What happens to my state disability insurance (SDI) benefits if my baby is overdue? 

Pregnancy is beautiful, pregnant women are goddesses, pregnant bodies are perfect…yada yada yada. It’s all unicorns and rainbows until you get to around 38 weeks and you feel more like this…

Only about 4-5% of babies are born on their actual due date, so the chance of delivering past 40 weeks is totally common and normal. As you begin thinking about when to start your maternity leave – and so much of that is based around the expected due date – let’s discuss what happens to your state disability insurance (SDI) in the event your baby decides to take his/her sweet time entering this world.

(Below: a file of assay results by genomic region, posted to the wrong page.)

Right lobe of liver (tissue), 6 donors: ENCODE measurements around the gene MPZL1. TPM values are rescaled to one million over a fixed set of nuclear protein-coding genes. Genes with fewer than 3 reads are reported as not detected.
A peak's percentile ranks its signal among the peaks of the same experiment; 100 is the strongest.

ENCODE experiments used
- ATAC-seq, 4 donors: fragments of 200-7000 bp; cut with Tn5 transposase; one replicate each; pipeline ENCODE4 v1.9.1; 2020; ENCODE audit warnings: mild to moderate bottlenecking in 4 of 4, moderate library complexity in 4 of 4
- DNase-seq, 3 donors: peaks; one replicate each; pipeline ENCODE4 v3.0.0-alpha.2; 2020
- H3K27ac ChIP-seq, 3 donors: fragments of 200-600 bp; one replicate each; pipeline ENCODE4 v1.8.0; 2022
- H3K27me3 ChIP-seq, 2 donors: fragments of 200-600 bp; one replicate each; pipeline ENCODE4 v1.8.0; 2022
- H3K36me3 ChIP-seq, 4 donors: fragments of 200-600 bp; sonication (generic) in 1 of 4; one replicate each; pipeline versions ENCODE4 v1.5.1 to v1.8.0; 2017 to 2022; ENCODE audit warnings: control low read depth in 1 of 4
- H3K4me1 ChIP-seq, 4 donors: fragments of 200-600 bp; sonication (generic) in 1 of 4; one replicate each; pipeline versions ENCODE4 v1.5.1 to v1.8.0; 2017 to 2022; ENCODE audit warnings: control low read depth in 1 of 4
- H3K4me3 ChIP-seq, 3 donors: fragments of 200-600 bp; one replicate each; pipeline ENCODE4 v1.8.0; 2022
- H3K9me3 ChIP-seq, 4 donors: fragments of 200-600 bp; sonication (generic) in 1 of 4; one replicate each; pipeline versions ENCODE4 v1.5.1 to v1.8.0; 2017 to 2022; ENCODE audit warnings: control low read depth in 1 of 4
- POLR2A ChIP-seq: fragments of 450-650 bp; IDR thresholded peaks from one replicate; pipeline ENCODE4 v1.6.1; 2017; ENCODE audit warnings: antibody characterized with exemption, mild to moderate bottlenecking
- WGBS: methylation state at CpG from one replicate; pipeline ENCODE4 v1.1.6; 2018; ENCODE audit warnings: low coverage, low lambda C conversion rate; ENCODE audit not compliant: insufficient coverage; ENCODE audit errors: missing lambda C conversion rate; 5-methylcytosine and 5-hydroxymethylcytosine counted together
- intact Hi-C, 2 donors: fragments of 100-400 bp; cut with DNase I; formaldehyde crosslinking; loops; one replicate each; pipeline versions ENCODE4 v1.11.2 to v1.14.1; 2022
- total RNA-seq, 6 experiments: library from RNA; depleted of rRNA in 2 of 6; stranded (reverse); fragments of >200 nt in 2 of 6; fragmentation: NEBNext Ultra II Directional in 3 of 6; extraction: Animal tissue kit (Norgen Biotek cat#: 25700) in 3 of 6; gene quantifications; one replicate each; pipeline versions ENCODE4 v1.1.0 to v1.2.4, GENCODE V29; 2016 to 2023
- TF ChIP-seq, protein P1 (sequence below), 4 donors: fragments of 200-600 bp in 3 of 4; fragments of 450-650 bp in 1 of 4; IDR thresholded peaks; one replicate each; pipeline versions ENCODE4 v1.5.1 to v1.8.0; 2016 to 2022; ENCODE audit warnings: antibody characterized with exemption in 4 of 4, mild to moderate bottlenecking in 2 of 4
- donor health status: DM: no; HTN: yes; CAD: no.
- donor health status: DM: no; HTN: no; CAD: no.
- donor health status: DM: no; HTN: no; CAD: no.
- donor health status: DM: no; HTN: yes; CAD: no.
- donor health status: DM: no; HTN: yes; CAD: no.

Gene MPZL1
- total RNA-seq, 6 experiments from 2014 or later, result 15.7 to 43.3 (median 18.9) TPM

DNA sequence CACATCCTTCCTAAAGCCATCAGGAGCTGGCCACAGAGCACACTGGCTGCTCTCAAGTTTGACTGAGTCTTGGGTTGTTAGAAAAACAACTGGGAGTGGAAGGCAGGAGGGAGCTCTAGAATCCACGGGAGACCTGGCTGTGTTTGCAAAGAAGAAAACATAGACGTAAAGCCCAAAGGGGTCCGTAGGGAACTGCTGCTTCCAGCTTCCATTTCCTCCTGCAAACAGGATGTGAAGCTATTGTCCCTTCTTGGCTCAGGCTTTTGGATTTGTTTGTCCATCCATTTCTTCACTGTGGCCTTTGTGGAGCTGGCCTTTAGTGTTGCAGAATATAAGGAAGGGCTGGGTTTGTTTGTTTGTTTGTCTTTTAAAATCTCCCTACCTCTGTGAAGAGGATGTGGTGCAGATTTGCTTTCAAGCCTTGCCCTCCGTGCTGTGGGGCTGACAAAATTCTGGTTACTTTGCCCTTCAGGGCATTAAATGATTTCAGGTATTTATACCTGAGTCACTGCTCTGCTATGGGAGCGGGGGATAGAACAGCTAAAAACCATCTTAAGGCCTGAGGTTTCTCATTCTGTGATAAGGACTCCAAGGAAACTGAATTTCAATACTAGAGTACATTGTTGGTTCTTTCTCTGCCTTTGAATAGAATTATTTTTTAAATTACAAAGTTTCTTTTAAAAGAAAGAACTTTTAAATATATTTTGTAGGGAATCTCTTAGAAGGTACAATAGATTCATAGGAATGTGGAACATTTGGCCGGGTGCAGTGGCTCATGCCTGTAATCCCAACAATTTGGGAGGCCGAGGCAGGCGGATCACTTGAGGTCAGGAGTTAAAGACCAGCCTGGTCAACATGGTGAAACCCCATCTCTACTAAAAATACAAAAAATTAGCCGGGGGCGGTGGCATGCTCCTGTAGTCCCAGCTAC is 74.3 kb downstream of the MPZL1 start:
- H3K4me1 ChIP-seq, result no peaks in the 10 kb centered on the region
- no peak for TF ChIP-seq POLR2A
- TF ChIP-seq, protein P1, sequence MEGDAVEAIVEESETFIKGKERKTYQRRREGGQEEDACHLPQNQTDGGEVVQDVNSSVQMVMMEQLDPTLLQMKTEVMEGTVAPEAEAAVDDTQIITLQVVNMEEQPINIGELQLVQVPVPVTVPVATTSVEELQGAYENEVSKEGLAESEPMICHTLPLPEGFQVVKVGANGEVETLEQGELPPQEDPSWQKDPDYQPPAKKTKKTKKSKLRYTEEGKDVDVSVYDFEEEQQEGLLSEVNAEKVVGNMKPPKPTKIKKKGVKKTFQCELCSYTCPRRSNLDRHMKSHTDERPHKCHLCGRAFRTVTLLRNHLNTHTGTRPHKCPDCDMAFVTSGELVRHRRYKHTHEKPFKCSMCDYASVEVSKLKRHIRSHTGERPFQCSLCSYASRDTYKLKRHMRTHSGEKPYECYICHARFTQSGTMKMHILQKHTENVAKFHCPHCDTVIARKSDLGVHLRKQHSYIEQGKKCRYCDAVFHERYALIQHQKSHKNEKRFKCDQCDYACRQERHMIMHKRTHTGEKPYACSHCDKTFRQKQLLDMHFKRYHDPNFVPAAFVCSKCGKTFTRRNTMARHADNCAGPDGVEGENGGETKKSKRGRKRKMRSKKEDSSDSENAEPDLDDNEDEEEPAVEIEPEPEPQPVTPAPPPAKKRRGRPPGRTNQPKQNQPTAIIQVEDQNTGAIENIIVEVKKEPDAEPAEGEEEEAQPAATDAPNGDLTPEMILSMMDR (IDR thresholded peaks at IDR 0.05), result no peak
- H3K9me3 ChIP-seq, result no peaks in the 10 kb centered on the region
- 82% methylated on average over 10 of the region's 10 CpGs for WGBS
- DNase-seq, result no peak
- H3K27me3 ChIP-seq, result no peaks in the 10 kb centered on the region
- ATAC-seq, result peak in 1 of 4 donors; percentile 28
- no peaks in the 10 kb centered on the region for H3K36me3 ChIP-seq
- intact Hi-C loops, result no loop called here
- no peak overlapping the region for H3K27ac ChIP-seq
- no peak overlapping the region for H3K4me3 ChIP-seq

In California, you are eligible for state disability insurance (SDI) for 4 weeks before your due date, and then 6 to 8 weeks after the actual birth of your baby (6 weeks for vaginal birth and 8 weeks for cesarian birth). Through SDI, you’ll be paid around 55% of your wages. Read here for the full rundown on maternity leave, job protection, and pay while on leave.

If you decide to start your leave at 36 weeks and your baby is born a week late at 41 weeks, your SDI situation won’t be affected one bit since there’s a mandatory 7-day unpaid “waiting period” before SDI kicks in. You’ll basically be on leave for 5 weeks before the baby actually arrives, but since that first week is unpaid, you’ll still get SDI for the full 4 weeks.